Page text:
As is many times the case, Slovenia’s culture and history have been influenced by its unique geography. The country is nested under the Alps. The Slovenians like to call the position “On the sunny side of the Alps” and indeed, it is. The country barely covers an area of the size of New Jersey in the United States (or Wales in the UK, or two times the size of Sydney in Australia) and it inhabits slightly over 2 million Slovenians. The official language is Slovenian, a language of the south-Slavic group of languages.

Not far from the mountains, there is a short coast of the Adriatic Sea, just big enough for the Slovenian giant to wash his one foot in it.



What is it about Slovenia?




Slovenians are very proud of their country. When talking to them about Slovenia, they will surely mention the three things. And strangely so, they always come in the exact following order:

First is always the fact that Slovenia is a very small country. It always comes up at the very beginning of every local-to-visitor conversation. And usually sounds more like an apology, to be honest.

Then there is their love, or rather adoration of nature and the mountains. It is an eternal fascination of the whole nation. Hence Slovenian’s favorite free-time activities are hiking and jogging.

Thirdly, there might be some diversity. A lot of Slovenians mention their language and their unique culture that sets them apart from Austria, Italy, Croatia, and Hungary (all of them sharing a border with Slovenia). They are very proud to say that they have their own (Slavic) language, a hard one to learn if you are a foreigner and much different from other Yugoslavian languages in the neighborhood, or also other Slavic languages in general. The language features one of the most complicated grammar in the world and to a visitor’s eat sounds a bit like Russian. Slovenians hate this comparison.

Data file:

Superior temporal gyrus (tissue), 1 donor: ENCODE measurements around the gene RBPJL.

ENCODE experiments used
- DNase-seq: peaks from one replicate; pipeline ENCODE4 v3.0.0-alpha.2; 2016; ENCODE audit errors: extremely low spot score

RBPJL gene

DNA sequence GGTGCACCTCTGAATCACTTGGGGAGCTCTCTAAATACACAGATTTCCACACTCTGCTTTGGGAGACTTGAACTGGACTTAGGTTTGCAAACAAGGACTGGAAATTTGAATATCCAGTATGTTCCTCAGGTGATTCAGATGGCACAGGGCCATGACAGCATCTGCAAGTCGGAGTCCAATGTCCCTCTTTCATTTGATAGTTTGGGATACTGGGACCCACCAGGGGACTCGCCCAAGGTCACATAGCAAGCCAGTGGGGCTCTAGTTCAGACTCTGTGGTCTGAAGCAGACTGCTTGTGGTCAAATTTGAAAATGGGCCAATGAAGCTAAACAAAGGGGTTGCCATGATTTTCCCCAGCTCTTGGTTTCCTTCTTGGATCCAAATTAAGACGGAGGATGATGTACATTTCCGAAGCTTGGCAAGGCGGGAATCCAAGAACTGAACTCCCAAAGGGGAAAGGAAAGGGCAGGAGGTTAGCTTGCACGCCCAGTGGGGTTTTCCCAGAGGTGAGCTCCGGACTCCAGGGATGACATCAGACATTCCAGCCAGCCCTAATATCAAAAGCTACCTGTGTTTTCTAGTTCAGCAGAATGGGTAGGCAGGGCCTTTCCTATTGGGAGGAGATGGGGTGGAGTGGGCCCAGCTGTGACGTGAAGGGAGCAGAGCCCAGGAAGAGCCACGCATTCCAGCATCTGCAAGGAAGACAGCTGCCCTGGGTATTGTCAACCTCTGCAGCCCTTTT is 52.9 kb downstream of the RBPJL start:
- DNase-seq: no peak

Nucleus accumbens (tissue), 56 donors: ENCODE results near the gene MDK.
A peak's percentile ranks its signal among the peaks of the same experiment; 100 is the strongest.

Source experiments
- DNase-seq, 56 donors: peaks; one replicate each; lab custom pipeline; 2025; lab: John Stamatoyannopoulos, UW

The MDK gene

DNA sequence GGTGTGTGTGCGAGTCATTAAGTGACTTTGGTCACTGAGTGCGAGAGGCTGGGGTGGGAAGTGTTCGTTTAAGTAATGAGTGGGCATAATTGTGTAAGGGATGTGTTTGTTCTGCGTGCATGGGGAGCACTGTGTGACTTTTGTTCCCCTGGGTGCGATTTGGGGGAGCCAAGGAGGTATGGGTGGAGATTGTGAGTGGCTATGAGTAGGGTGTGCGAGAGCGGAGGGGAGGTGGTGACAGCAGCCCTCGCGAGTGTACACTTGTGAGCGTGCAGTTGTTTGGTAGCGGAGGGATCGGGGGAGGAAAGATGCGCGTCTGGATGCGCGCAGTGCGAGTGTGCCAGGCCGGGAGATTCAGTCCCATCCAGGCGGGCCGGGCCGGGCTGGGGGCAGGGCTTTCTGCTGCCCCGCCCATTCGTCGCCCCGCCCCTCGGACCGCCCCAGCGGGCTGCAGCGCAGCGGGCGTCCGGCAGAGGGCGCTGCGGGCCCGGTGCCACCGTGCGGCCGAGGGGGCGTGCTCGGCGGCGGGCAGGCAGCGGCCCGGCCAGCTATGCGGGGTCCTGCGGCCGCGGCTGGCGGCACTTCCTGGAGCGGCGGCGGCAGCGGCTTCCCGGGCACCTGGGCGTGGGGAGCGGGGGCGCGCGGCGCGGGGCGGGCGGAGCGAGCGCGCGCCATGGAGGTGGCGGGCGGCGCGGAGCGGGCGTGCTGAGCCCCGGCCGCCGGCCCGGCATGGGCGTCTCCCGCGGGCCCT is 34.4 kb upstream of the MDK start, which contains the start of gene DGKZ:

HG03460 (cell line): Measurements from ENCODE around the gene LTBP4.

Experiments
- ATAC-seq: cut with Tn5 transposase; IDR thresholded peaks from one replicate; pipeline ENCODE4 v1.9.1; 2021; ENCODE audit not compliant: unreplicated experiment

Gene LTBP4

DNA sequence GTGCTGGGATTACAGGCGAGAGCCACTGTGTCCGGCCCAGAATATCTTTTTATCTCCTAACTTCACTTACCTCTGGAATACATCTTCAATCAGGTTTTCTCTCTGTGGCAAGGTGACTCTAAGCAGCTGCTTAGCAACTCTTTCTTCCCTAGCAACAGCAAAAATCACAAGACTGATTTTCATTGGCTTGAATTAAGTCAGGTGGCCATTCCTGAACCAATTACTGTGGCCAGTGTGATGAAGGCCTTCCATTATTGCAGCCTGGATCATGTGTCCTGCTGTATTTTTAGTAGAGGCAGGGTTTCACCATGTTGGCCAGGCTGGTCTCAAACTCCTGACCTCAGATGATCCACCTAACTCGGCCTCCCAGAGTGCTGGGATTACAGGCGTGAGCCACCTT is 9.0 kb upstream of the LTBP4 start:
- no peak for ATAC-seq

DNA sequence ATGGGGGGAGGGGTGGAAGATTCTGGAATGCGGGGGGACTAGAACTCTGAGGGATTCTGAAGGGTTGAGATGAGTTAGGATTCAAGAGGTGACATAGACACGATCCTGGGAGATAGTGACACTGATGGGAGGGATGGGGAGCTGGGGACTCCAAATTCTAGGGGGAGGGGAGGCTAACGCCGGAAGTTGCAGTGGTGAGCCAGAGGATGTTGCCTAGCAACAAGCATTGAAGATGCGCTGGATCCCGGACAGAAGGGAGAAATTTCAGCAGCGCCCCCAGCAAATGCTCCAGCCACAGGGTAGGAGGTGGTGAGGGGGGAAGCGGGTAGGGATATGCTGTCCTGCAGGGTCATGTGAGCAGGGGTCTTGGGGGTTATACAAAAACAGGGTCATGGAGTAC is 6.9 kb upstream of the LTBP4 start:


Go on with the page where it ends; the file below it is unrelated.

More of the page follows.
Even though Slovenia IS a small country, it is adorable, welcoming, culturally rich, and has a charming boutique feel. Slovenia’s capital, Ljubljana is one of the smallest, nicest (and also safest) European cities, at the time of writing, still overlooked by vast tourist masses. However last year (2019) had seen a significant rise in numbers of foreign visitors. Tourists are slowly discovering this small paradise of peace, nature, and excellent cuisine.





Slovenia’s nature is fantastic. More than half of the country is forested, the deep green lakes and clean rivers are topped with the imposing Alp mountains. The water is so clean, that you can drink it straight from the tab even in the city center of Ljubljana. Its pure and calm feel invites visitors for a welcoming pause. This is where we also take a deep breath in, and exhale for a few days on our tours, to experience all that natural beauty. And there is so much of it!


Another advantage of a small country is traveling distances. If traveling daily from the base in Ljubljana, it never takes more than an hour each way. In an hour one can reach the Alp mountains in the North and in an hour the Adriatic Sea (a bay of the Mediterranean) in the opposite direction.


The culture of every nation has been shaped by its geography and its history.